No Need for Added Oil
No butter or oil was used to sous vide this pork roast, and look how succulent it is:
With the harsh temperatures used in conventional cooking, oils are necessary to protect the food from the searing, burning effect of the hot metal surfaces. While the oil does protect the food from burning, it can be very unhealthy for a couple of reasons.
Firstly, adding cooking grade oil to food increases the cholesterol and calories in the food.
Secondly, as oil is raised to high temperatures, the molecular structure of the fatty acids begin to break down (this process is called denaturing). Oils which have been denatured through high temperatures are rich in radicals, substances which are highly reactive and can attack the tissues of your body, and cause mutations within your cells – increasing the risk of illness.
Therefore, eliminating unnecessary oils from the cooking process is very beneficial from a health point of view.
With sous vide cooking, you do not need to use cooking oil – the food is suspended inside a bag, and never comes into contact with a hot surface unless you decide to sear it after it has cooked. So eliminating the oil from the process is actually one of the health benefits of sous vide cooking!
Preparing Healthier Meals In Advance Using Sous Vide
There is no denying the fact that healthier food takes more time and effort to prepare than unhealthy food. Unfortunately, we have a well established food industry which specializes in preparing food that is made for convenience and flavor, but which neglects health.
If you are cooking in a rush, the probability is higher that you will make less healthy food choices.
On the other hand, sous vide cooking requires food be prepared in advance. This allows you to plan your meal carefully, selecting high quality ingredients and preparing a delicious meal that will be good for you.
These chicken breasts were sealed and are ready to be cooked at a moments notice.
Not only can you go straight from frozen to cooking with sous vide. But you can also sous vide pre-cook food then simply heat it up and serve at a later time. This provides you the benefits of sous vide cooking, without the typical sous vide time. Simply pull the cooked bag out of your fridge heat it up and serve. That easy!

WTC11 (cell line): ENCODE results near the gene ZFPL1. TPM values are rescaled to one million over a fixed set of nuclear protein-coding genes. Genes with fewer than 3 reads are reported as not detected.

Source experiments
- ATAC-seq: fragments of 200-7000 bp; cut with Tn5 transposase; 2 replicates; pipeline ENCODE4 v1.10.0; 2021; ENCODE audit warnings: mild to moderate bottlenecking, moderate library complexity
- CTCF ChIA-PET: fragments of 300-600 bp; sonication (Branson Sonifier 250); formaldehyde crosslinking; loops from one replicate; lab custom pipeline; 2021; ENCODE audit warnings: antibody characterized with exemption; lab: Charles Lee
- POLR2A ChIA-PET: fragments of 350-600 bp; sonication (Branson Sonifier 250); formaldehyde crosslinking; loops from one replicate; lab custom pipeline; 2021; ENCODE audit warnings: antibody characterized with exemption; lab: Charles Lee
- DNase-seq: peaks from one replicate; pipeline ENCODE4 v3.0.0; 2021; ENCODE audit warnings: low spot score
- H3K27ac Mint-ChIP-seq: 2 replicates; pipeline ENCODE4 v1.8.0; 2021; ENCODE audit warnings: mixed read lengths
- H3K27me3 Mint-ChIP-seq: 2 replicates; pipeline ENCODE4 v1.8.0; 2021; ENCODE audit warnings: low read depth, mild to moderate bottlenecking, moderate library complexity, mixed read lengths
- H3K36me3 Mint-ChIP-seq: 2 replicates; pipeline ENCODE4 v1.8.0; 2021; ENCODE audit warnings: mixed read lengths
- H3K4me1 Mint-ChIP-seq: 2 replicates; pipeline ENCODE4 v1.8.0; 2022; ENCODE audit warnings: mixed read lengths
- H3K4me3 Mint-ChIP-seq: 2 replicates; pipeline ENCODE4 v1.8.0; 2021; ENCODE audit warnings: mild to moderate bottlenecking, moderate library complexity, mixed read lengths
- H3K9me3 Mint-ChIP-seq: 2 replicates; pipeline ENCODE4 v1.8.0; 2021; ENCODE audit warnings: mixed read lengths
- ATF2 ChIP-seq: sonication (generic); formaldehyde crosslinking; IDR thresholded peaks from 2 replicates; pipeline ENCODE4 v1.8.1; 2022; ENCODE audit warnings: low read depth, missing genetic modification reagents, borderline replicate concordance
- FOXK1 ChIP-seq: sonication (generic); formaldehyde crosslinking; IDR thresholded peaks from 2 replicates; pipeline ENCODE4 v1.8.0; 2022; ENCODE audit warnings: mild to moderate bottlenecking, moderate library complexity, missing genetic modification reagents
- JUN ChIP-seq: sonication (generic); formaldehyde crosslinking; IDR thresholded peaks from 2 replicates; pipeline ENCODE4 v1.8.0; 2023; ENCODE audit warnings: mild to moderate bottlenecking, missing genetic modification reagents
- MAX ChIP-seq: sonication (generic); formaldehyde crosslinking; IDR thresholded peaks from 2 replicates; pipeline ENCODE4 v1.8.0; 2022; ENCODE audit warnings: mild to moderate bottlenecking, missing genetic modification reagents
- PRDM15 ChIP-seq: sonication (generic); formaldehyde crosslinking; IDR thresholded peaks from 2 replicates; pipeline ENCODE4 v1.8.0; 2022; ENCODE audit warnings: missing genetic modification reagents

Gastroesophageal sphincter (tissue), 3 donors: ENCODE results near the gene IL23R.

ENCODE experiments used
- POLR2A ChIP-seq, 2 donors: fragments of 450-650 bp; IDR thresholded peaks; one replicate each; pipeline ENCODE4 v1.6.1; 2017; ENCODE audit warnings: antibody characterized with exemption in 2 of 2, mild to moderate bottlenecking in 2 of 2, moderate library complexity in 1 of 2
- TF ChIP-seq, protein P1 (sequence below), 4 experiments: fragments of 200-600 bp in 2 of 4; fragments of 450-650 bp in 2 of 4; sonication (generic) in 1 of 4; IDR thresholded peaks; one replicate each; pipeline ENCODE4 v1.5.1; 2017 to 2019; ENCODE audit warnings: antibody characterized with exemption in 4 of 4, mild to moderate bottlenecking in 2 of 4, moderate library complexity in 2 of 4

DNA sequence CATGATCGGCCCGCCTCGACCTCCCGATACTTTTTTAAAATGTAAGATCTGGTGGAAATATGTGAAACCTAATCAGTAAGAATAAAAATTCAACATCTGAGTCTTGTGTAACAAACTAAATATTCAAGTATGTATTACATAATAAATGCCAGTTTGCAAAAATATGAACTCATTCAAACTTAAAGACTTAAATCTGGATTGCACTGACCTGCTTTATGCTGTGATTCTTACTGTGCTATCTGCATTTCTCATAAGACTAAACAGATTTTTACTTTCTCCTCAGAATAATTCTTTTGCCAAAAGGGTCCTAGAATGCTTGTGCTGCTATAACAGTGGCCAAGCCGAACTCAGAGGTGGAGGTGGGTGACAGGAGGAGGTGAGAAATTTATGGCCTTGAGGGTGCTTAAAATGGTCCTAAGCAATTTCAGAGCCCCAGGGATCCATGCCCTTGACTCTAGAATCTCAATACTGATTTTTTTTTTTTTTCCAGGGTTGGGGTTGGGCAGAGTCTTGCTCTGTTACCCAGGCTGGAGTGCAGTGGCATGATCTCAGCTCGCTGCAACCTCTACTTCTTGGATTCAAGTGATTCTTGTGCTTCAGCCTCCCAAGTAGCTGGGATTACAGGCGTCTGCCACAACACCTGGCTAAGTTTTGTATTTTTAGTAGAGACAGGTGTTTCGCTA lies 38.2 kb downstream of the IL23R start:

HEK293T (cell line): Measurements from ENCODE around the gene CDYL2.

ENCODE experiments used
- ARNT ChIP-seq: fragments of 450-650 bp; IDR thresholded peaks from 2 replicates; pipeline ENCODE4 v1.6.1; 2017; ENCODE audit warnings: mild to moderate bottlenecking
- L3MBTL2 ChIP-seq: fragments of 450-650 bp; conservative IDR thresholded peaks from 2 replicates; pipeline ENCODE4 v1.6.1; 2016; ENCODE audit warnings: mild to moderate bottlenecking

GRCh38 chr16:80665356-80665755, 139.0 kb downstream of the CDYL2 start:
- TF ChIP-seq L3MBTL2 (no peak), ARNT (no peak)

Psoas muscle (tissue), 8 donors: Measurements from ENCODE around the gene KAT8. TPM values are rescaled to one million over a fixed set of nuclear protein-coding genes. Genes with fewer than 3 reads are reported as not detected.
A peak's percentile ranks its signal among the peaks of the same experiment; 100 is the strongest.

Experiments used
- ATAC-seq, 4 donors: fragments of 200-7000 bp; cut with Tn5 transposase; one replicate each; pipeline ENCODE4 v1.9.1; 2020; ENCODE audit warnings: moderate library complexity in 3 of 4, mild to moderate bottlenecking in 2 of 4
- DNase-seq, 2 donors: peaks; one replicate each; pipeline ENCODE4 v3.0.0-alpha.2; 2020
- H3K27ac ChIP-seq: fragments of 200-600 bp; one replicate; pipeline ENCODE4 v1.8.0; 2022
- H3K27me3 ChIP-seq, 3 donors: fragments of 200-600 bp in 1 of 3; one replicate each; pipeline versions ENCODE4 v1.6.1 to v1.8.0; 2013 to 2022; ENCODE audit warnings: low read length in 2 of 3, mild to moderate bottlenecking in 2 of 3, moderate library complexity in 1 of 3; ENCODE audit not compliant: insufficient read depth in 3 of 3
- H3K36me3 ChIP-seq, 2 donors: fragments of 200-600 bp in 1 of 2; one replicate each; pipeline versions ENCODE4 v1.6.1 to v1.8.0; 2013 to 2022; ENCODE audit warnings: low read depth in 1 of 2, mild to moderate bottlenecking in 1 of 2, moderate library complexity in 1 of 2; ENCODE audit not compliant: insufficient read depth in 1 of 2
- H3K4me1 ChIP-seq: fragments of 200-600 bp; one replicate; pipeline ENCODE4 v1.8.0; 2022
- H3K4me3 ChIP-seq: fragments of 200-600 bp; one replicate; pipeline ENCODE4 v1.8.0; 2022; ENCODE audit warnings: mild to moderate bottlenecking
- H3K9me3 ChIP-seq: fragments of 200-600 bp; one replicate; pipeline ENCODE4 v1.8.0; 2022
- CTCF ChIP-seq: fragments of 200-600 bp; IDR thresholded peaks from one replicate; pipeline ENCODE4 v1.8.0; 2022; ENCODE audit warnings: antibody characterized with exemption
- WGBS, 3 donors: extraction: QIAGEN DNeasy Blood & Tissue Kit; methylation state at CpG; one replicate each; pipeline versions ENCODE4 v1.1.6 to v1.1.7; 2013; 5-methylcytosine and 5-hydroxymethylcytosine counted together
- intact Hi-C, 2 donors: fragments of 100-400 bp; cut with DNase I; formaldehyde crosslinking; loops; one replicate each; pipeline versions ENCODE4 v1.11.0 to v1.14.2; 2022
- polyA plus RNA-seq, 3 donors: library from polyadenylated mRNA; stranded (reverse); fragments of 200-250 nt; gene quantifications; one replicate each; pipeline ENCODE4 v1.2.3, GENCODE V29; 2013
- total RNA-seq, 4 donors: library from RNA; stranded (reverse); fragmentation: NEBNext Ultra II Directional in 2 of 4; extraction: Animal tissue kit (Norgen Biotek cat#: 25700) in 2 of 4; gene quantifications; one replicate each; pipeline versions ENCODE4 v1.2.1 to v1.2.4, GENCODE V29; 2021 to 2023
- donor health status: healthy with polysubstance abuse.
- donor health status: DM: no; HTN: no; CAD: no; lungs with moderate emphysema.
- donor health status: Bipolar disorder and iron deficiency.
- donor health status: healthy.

For some of you, the idea of low temperature cooking will set off alarm bells. We are taught that high temperatures are necessary to keep food healthy, and that low temperatures will encourage the growth of microbes and bacteria that can cause serious illness. This is true, when applied to conventional cooking methods.
Sous vide cooking is fundamentally different to conventional techniques, and this changes the rules where food safety and bacterial growth are concerned.
With sous vide, you will be cooking food for a long period of time, inside a vacuum sealed bag. As the food is inside a vacuum, it lacks the oxygen that many toxic bacteria require to survive.
In addition, it is standard to sterilize food before sealing it inside the bag and refrigerating it. As the food is in a sealed sterile environment, it is not possible to become contaminated by bacteria or particles from the environment.
As a final step in many sous vide recipes, meat is briefly raised to a high temperature to encourage searing. This is done to increase the flavors in the meat, but it also has the benefit of killing any bacteria on the meat. Moreover, most recipes call for a cooking temperature above 140 degrees Fahrenheit which is within the safe food handling range per FDA standards.
The sous vide system of cooking is trusted in many top restaurants all over the world, where the safety standards are frequently reviewed by government inspection. It has a long record as a safe and healthy method of preparing food.
In fact, you may have already eaten sous vide food without realizing it!
With sous vide, you really do get the best of both worlds. You no longer need to decide between taste and health, as this method results in food that is more tasty and more healthy!